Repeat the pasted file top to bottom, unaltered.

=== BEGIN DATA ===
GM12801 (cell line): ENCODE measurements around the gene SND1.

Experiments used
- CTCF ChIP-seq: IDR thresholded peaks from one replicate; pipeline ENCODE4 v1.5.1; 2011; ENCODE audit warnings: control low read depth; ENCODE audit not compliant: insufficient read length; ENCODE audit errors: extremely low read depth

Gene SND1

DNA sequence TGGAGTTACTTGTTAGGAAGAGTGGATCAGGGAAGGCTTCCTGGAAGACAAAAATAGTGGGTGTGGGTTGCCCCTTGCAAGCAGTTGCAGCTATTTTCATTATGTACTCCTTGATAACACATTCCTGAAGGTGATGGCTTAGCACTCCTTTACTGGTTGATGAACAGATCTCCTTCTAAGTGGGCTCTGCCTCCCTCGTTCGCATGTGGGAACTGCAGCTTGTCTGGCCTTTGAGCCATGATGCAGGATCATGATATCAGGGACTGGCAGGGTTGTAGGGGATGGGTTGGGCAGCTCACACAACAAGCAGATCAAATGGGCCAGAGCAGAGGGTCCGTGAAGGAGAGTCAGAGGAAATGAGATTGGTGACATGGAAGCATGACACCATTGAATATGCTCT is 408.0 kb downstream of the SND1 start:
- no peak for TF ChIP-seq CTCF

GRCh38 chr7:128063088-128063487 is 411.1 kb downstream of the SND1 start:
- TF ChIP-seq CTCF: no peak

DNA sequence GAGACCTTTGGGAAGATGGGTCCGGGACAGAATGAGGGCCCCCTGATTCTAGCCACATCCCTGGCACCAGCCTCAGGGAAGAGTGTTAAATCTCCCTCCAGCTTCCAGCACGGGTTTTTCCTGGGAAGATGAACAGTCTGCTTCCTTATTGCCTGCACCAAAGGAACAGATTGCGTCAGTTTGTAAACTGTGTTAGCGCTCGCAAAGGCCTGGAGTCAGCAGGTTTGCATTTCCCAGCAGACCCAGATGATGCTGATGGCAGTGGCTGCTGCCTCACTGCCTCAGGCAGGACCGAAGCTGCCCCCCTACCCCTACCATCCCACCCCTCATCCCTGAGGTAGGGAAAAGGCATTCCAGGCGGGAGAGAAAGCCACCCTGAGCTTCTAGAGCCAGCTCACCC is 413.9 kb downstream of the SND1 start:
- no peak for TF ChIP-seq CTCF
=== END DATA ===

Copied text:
GM12801 (cell line): ENCODE measurements around the gene SND1.

Experiments used
- CTCF ChIP-seq: IDR thresholded peaks from one replicate; pipeline ENCODE4 v1.5.1; 2011; ENCODE audit warnings: control low read depth; ENCODE audit not compliant: insufficient read length; ENCODE audit errors: extremely low read depth

Gene SND1

DNA sequence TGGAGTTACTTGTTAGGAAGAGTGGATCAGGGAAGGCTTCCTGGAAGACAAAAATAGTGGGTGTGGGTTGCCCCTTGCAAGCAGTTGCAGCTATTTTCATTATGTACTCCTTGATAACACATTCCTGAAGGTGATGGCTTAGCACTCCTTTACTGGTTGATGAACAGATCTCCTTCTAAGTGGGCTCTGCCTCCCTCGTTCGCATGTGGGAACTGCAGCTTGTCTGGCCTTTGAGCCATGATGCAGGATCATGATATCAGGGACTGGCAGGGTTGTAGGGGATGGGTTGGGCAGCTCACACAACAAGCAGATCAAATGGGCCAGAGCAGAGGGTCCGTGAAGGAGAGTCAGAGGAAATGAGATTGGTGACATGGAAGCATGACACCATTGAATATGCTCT is 408.0 kb downstream of the SND1 start:
- no peak for TF ChIP-seq CTCF

GRCh38 chr7:128063088-128063487 is 411.1 kb downstream of the SND1 start:
- TF ChIP-seq CTCF: no peak

DNA sequence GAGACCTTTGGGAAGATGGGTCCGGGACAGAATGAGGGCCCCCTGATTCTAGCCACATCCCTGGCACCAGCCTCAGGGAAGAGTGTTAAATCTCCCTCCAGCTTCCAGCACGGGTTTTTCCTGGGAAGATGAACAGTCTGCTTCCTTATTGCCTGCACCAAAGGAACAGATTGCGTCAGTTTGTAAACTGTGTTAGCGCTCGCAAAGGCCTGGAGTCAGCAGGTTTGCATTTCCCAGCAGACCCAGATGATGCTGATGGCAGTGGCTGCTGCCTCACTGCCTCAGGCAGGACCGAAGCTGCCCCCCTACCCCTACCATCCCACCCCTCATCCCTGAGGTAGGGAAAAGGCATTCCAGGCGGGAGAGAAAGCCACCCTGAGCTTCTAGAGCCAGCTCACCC is 413.9 kb downstream of the SND1 start:
- no peak for TF ChIP-seq CTCF